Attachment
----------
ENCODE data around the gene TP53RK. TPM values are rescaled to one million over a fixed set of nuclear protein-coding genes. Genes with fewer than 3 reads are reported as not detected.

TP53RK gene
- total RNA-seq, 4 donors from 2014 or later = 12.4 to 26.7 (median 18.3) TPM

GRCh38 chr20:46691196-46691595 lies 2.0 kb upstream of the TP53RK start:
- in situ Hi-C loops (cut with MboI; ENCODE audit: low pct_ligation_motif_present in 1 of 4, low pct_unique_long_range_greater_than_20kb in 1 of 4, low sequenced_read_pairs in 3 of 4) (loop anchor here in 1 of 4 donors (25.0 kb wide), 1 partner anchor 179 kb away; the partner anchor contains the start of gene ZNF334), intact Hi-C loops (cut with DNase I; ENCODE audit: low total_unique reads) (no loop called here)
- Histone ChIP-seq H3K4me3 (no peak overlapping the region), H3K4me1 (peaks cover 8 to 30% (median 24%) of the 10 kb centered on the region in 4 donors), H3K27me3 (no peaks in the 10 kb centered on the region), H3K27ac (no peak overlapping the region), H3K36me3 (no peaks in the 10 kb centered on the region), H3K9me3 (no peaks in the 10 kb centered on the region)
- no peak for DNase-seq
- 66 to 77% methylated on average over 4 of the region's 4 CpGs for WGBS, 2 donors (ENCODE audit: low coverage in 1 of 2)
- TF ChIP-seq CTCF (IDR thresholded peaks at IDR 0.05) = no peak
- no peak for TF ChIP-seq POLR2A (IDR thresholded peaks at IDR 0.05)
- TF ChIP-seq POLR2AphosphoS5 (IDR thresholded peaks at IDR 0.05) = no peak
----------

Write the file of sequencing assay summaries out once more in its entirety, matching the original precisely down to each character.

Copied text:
ENCODE data around the gene TP53RK. TPM values are rescaled to one million over a fixed set of nuclear protein-coding genes. Genes with fewer than 3 reads are reported as not detected.

TP53RK gene
- total RNA-seq, 4 donors from 2014 or later = 12.4 to 26.7 (median 18.3) TPM

GRCh38 chr20:46691196-46691595 lies 2.0 kb upstream of the TP53RK start:
- in situ Hi-C loops (cut with MboI; ENCODE audit: low pct_ligation_motif_present in 1 of 4, low pct_unique_long_range_greater_than_20kb in 1 of 4, low sequenced_read_pairs in 3 of 4) (loop anchor here in 1 of 4 donors (25.0 kb wide), 1 partner anchor 179 kb away; the partner anchor contains the start of gene ZNF334), intact Hi-C loops (cut with DNase I; ENCODE audit: low total_unique reads) (no loop called here)
- Histone ChIP-seq H3K4me3 (no peak overlapping the region), H3K4me1 (peaks cover 8 to 30% (median 24%) of the 10 kb centered on the region in 4 donors), H3K27me3 (no peaks in the 10 kb centered on the region), H3K27ac (no peak overlapping the region), H3K36me3 (no peaks in the 10 kb centered on the region), H3K9me3 (no peaks in the 10 kb centered on the region)
- no peak for DNase-seq
- 66 to 77% methylated on average over 4 of the region's 4 CpGs for WGBS, 2 donors (ENCODE audit: low coverage in 1 of 2)
- TF ChIP-seq CTCF (IDR thresholded peaks at IDR 0.05) = no peak
- no peak for TF ChIP-seq POLR2A (IDR thresholded peaks at IDR 0.05)
- TF ChIP-seq POLR2AphosphoS5 (IDR thresholded peaks at IDR 0.05) = no peak